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If you’ve got an abundance of Rhubarb, why not get out your wine making equipment? Here’s how to make Rhubarb Wine.
If you grow a lot of rhubarb, consider making some delicious wine with some of your harvest. It’s tasty and easy to make – here’s a foolproof rhubarb wine recipe.
The middle of June is the ideal time to pick the bulk of your Rhubarb stalks if you live in the North. Want to learn how to grow Rhubarb?
When you pick them, you can either twist the stalk (close to the ground) to snap it off. You are always better to snap off the stalk instead of using a knife to cut the stalks.
Be sure to leave several of the smaller stalks on the plant. This way, your Rhubarb plant will continue to grow.
We have 5 Rhubarb plants. Last Fall, Graham made a new bed for them to go into. They had been in our Berry Bed and it was getting too crowded and weedy in there.
We also wanted to enlarge the Garlic Bed, so something had to be moved out, in order to give us more room.
How to Make Rhubarb Wine
Ready to make wine? All you need are a few simple ingredients! Here are the instructions.
When your Rhubarb is ready to be picked, harvest it.
Using a kitchen scale, weigh the stalks – you will need 5 pounds rhubarb for every 1 gallon batch of wine (which is about 4.5 litres). This year we ended up with 37 pounds of Rhubarb from those 5 plants!
Clean out a primary fermenter and snap all the stalks many times. You don’t need to cleanly break each stalk into piece.
Just give them a quick snap so the rhubarb is exposed. The more times you can snap each stalk, the better as more surface area is exposed. A rolling pin is a good tool to expose the stalks.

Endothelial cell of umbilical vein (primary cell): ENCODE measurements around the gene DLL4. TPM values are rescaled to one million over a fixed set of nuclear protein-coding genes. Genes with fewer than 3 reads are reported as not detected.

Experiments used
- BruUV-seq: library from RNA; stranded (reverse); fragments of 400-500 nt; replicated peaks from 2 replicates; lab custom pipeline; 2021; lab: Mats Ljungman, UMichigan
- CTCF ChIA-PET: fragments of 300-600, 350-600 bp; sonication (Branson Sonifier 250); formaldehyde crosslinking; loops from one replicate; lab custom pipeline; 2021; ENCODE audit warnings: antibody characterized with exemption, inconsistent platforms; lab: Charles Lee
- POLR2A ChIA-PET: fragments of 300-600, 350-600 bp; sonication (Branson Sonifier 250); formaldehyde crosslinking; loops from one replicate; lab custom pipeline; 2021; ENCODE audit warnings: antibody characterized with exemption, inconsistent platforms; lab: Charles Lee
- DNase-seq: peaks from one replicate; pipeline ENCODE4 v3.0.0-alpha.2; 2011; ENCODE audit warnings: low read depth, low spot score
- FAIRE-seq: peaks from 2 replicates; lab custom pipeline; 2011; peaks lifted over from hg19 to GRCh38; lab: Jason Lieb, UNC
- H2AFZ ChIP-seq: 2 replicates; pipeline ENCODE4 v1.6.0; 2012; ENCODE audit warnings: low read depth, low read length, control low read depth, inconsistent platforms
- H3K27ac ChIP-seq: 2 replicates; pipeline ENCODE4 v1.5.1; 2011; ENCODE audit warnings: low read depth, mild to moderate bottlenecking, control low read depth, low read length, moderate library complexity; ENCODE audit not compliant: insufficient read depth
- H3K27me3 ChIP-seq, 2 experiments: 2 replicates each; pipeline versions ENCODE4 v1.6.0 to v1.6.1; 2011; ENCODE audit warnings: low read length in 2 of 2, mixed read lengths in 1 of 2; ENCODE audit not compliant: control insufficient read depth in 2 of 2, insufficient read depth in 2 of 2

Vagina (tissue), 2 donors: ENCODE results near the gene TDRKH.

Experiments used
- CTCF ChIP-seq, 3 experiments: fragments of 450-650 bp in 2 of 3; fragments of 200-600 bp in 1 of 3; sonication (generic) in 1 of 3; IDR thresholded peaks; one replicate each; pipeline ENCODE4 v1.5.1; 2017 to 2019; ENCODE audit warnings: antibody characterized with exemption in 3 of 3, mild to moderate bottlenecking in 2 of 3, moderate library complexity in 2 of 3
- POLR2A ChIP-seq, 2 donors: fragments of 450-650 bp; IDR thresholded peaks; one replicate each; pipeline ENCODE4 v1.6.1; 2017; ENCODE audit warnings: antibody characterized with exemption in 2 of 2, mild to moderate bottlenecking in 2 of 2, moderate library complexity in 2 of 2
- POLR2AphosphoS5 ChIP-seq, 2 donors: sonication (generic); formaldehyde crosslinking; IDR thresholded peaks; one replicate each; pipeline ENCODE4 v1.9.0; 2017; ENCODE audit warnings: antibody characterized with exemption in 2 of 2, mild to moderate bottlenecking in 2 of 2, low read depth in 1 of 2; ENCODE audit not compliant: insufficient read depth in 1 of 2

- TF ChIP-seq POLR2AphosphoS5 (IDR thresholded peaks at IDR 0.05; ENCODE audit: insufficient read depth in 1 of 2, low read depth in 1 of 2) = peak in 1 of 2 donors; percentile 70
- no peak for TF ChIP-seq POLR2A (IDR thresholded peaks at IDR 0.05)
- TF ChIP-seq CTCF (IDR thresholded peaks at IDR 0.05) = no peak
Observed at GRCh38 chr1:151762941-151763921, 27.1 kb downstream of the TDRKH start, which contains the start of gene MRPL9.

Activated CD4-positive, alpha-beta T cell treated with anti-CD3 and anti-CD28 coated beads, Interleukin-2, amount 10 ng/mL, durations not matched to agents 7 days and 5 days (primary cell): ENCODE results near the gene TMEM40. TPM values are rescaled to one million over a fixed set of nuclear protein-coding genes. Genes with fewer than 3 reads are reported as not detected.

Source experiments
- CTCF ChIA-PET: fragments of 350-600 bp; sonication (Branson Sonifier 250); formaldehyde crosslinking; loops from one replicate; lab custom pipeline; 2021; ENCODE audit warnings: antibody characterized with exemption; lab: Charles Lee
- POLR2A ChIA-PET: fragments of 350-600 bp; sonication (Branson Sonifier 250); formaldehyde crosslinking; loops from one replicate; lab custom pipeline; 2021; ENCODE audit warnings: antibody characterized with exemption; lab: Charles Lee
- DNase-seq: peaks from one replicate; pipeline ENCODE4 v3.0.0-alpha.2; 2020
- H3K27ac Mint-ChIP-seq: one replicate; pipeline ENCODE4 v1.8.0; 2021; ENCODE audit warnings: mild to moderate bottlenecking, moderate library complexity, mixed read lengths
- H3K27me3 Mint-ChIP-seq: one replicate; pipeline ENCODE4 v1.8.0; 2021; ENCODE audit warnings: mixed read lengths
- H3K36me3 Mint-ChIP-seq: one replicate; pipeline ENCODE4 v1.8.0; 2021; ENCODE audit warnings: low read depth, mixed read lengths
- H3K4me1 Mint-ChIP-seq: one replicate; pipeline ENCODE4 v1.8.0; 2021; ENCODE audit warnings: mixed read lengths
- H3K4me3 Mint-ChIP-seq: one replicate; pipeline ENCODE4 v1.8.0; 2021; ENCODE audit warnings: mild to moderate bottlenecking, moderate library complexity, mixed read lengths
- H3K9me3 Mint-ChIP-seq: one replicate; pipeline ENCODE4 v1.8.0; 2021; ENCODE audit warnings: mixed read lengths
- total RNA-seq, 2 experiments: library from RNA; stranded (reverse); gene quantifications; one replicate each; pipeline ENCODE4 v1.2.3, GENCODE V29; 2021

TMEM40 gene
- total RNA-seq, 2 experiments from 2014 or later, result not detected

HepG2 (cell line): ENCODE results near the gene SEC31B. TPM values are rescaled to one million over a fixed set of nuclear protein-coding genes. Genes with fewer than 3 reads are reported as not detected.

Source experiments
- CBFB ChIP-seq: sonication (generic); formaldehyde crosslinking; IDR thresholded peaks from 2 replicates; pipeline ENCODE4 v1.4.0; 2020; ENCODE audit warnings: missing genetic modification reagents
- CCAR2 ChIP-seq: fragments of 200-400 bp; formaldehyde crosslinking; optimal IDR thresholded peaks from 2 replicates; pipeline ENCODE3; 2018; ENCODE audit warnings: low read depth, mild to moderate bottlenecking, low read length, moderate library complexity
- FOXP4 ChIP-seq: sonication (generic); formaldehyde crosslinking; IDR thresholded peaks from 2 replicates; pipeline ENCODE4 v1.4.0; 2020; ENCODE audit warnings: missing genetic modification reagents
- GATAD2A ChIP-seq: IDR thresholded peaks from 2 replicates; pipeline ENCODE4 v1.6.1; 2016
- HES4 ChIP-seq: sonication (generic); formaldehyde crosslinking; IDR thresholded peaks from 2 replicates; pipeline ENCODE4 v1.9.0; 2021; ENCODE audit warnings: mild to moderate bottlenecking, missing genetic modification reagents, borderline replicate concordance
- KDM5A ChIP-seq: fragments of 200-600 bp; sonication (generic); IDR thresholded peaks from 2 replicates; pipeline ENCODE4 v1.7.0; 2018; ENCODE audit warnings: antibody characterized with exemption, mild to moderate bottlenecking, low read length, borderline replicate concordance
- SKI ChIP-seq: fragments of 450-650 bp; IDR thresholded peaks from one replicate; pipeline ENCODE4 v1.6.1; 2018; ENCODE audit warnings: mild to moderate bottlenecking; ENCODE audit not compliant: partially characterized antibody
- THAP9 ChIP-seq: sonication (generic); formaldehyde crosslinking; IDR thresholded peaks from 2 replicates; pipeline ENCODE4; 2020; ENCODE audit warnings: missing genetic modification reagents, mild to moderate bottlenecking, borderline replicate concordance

Snap the stalks into the primary container and pour cold water over to cover them. Now let it sit 3 days and give it a stir every day.
After 3 days, scoop out the rhubarb and leave the water behind. Do NOT mash the rhubarb, as this can lead to a cloudy wine.
Hold the Rhubarb above the liquid for a minute to let most of the excess liquid drip back into the primary.
Give it a light squeeze to get more juice out but don’t squeeze it too hard. If you have backyard chickens or pigs, they will love this leftover Rhubarb.
Sugar for Home Made Wine
According to the recipe, I had to add 3 lbs of sugar for every 1 gallon (4.5 liters) of liquid. I stirred the sugar really well to get it dissolved.
You may find it easier to make a sugar syrup on the stove as the sugar will completely dissolve before adding to the fermenter. You can also use honey to sweeten wine, but you may need to use a little more than you would sugar.
Something to consider is that rhubarb doesn’t have the natural tannins like grapes do, so you may find it beneficial to add additional ingredients like some pectic enzyme or a tsp yeast nutrient or more. These ingredients can be found online at various homebrewing sources.
This is because grape juice has a more natural balance of things like sugar, water, wild yeast, tannins, and other components that make wine making simple and more hands off. You may have to put in a little more thought with something like rhubarb wine.